Streams

Wildlife That Isn't Wild And Isn't Alive

Wednesday, May 08, 2013

Bit by bit, bot by bot, robots are slipping into the real world. Yes, they are born in science labs, but more and more, they're joining us outdoors, up in the sky as drones or spybots (looking like swifts swooping across a meadow), or swimming in the ocean (looking like sharks). These newborns are built to cope with what's out there. They're tough. They have to be because outdoors isn't like an MIT lab; it's got gullies, streams, weather and Things That Get In Your Way, like, for example, trees.

One of the toughest outdoor robots is the Defense Department's pack mule, a four-legged cargo-carrying thingy named (undeliciously) "LS3" for "legged squad support system" — that's an L followed by three S words. In the video below, a human gives it a verbal command, "follow tight," and you can watch it stir into obedience, rising on its four legs, following its master into the woods, where it's very "off-road," making its way around hundreds of randomly placed trees, which ain't easy ...

Sometimes, the world gets the better of "L" (my nickname for it), like when it tries to cross a gully and totally capsizes, doing a full roll, and then, apparently by itself, recovers and trots on. He's my guy. This video ends with him (or it) galloping, then trotting through a maze of containers meant to simulate a souk or a back alley. His real parents are the robotics team at Boston Dynamics.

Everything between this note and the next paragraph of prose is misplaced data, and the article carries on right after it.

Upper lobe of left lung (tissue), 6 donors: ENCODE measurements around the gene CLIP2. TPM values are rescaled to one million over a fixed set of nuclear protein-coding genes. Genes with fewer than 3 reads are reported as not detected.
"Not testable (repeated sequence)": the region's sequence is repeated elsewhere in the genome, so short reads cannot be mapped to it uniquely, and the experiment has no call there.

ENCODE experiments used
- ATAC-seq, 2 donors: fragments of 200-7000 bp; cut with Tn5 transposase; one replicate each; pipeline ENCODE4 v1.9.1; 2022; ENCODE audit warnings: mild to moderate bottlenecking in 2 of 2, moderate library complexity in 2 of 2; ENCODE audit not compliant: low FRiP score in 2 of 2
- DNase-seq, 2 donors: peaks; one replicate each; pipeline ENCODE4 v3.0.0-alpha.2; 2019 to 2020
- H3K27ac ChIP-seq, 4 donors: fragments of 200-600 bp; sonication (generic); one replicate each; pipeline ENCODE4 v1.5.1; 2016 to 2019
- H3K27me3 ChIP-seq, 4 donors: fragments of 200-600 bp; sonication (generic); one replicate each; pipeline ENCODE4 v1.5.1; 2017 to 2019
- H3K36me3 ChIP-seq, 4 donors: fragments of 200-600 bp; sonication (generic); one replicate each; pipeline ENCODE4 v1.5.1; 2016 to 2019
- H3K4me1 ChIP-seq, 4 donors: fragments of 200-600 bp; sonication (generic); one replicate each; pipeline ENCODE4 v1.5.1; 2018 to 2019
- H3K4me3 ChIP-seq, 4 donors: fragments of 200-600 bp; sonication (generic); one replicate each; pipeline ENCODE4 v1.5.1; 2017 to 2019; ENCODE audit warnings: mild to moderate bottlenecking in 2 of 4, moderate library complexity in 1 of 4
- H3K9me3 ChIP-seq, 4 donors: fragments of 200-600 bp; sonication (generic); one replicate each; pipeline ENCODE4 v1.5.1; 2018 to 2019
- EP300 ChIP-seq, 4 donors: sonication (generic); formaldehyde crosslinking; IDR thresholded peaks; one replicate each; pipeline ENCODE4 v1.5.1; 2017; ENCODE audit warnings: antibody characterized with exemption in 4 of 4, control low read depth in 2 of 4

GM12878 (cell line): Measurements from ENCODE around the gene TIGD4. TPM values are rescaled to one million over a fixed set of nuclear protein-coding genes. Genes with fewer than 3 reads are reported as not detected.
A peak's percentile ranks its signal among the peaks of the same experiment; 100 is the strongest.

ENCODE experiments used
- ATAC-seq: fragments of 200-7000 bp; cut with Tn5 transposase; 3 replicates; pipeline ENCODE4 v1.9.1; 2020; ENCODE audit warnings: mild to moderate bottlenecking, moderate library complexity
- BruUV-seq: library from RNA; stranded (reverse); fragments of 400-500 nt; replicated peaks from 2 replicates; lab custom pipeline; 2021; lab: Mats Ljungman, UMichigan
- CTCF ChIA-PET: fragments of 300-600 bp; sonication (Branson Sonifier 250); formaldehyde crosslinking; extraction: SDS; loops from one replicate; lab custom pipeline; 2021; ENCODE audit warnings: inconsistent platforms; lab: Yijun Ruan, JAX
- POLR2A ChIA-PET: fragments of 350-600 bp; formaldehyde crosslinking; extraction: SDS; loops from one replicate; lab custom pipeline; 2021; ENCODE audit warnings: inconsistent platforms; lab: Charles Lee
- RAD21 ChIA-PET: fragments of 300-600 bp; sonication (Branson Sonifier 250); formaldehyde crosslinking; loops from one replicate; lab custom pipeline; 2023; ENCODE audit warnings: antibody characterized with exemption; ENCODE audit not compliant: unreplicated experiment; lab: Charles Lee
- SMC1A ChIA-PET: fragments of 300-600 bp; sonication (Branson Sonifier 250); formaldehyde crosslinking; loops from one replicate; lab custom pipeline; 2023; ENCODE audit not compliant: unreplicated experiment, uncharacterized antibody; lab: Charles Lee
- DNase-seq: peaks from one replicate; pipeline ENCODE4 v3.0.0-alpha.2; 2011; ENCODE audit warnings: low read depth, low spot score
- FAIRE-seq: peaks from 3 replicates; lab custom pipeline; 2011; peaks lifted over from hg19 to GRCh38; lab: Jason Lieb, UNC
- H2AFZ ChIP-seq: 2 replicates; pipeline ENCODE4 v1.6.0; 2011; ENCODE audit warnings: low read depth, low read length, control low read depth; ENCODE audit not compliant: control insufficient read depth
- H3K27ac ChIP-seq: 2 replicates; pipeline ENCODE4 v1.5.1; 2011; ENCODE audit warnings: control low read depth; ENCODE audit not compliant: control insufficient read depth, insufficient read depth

If "L" is the hottest thing in tough outdoor robots, Salamandra is the wettest, driest and most adaptable. It is, say its inventors at the Biorobotics Laboratory in Lausanne, Switzerland, "one of the few robots, if not the only one, that can swim, crawl and walk."

Cut It, Slice It, Dice It, It 'Lives'

It comes in a variety of sizes and because each of its modules has its own microcontroller, battery and motor, you can step on it, slice it, split it and its various body parts would still walk.

In this video, we find it first in the lab swimming in water, then switching to "walking," turning its fins into legs. Next the scene switches, and we're back outdoors, this time heading through a leafy park to the shore of Lake Geneva, where the "salamander" (in this case guided by a remote operator, I think) works its way through the rack line of leaf and branches to the water's edge. A large swan is standing there, and when the salamander pulls near, it leans in a bit, as if wondering, "Hmmm. Is this something I need to worry about?" But, hey, whatever it is, it doesn't bother this swan. And off they go, both of them, into the lake.

All of which makes me wonder, if the world is soon going to be full of gizmos that look alive, zipping through the air, swimming, walking or maybe doing all three, will we know which is biotic and which is just tech? Will we care? The swan doesn't. But the swan doesn't know about privacy, spies, weapons disguised as animals, cargo, lawn care, bomb defusing, garbage collection or search-and-rescue missions after an earthquake. It's a swan after all.

I, for better or worse, am a human. Who worries, just a little.


For a closer look (with lots of videos) at Salamander robotica II, the newest edition of the "salamander" described above, you can find the science paper describing it right here. Crespi, A.; Karakasiliotis, K.; Guignard, A.; Ijspeert, A. J., "Salamandra Robotica II: An Amphibious Robot to Study Salamander-Like Swimming and Walking Gaits," IEEE Transactions on Robotics, vol. 29, no.2, pp.308-320, doi: 10.1109/TRO.2012.2234311

Correction: An earlier version of this post mislabeled the swans in the video as geese.

Copyright 2013 NPR. To see more, visit http://www.npr.org/.

Source: NPR

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